Along with onion sets and potatoes, rows of radishes are among the first favorite salad ingredients planted by my parents each year in their large farm gardens.
Radish seeds quickly sprout and can tolerate the confusing cold to warm temperatures of spring. What many people don't realize is that radishes are closely related to cabbage, kale, turnips and cauliflower. Because they are low in calories, but high in flavor with a favored peppery taste, radishes are a favorite of dieters.
While in California over the weekend, I noticed radishes were a top ingredient on the restaurant menus.
I dined at one of the favorite restaurants of the late Julia Child, who was born and raised in Pasadena, Calif., retired from living on the East Coast in 2001, and moved back home to Montecito, Calif. Pacific's Edge restaurant in the Hyatt Carmel Highlands Inn, formerly the Highlands Inn of Carmel, is about to celebrate its 100th anniversary and Julia Child was a favorite dining guest.
The restaurant's Executive Sous Chef Alvaro Dalmau serves up a delicious Smoky Quinoa and Rock Shrimp Salad.
I continue to be fascinated with "quinoa," which is pronounced in Spanish as "ki-NOH-wah."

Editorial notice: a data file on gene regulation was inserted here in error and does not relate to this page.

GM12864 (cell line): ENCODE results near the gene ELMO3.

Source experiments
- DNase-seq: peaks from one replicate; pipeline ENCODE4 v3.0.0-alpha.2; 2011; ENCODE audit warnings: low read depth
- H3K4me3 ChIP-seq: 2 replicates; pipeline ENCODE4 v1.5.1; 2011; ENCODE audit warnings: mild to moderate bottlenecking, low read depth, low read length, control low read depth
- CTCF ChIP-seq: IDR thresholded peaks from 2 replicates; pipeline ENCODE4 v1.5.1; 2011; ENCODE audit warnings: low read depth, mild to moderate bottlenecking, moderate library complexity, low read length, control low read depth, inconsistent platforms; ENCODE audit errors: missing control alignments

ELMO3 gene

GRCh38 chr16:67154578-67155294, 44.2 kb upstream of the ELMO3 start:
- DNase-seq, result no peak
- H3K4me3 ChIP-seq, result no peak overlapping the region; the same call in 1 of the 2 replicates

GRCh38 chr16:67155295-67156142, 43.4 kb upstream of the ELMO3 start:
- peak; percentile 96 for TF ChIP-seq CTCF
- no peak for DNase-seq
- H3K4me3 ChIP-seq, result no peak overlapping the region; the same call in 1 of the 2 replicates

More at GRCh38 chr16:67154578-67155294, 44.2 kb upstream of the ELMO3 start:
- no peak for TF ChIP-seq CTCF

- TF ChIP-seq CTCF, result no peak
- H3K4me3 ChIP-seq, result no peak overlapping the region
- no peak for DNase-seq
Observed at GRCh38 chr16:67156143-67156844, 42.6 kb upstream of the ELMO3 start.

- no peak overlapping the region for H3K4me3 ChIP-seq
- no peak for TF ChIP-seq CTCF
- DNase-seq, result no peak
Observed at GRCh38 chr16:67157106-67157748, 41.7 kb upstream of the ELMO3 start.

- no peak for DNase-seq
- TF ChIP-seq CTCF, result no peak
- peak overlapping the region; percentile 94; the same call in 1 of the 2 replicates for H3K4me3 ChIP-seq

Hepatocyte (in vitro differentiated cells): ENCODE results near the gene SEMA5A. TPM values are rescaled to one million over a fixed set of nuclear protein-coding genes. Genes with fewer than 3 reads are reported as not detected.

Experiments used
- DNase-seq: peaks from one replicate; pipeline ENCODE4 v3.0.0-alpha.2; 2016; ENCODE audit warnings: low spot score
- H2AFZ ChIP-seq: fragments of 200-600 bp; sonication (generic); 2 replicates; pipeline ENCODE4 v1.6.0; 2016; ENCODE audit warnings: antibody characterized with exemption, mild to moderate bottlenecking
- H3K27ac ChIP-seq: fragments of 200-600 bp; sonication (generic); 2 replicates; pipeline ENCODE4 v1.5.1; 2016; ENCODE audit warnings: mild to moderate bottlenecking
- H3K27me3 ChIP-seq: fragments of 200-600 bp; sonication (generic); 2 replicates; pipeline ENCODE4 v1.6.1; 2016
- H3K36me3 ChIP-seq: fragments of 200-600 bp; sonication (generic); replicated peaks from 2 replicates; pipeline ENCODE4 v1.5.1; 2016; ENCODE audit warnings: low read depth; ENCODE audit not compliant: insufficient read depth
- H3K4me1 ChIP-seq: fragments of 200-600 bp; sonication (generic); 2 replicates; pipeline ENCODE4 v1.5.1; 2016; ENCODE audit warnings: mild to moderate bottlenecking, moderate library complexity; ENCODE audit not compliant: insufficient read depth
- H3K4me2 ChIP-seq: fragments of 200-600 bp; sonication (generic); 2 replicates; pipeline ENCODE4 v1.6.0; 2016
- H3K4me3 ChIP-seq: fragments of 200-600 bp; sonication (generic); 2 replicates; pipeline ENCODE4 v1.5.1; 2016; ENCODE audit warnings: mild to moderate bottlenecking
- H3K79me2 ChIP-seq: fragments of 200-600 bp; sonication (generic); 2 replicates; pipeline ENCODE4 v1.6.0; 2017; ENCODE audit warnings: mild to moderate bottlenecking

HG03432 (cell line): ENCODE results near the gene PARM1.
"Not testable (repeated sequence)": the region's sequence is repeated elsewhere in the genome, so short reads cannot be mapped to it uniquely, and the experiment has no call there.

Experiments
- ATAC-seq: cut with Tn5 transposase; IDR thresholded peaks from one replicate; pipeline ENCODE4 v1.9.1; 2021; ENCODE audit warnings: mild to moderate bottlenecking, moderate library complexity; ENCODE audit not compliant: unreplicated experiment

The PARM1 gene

As it turns out, this centuries old harvested favorite, which is primarily grown in the Andean region of Ecuador, Bolivia, Colombia and Peru, has been successfully domesticated for the past 4,000 years for human consumption. And previous to this, archeological evidence shows a non-domesticated association with pastoral herding dating some 5,200 to 7,000 years ago.
It was a staple food of the Incas and prized by the people of the Andes Mountains because is can grow in the rocky poor soil. Most of all, quinoa is packed with nutrients. At just 160 calories per cup cooked (made from just 1/4 cup of dry quinoa), it offers 5 mg of iron, 100 mg of magnesium, 370 mg of potassium and numerous vitamins.
Smoky Quinoa and Rock Shrimp Salad
2 cups red and white quinoa
4 cups water
6 ounces Rock Shrimp
1 pint lager beet
8 small radishes, sliced
1 watermelon radish, sliced
1 small bunch of parsley
1 ounce of fresh celery leaves
Fresh zest from 1 lemon
Fresh zest from 1 orange
1 teaspoon smoked paprika
2 tablespoons olive oil
1 tablespoon sherry vinegar
DIRECTIONS: In a sauce pan, combine quinoa with water and bring to a boil. Cover and let cook over a low flame until water is absorbed. Remove from heat and allow to cool. In a separate sauce pan, heat beer and blanch shrimp for 30 seconds and then chill. In a small bowl, combine sliced radishes with the leaves from the parsley and celery, along with the zest of 1 lemon and 1 orange. In a large bowl, mix the quinoa with the orange and lemon zest and add salt to taste and all remaining spices and ingredients. Toss with prepared shrimp and serve immediately. Makes 4 servings.
• Courtesy of Hyatt Carmel Highlands Inn and Executive Sous Chef Alvaro Dalmau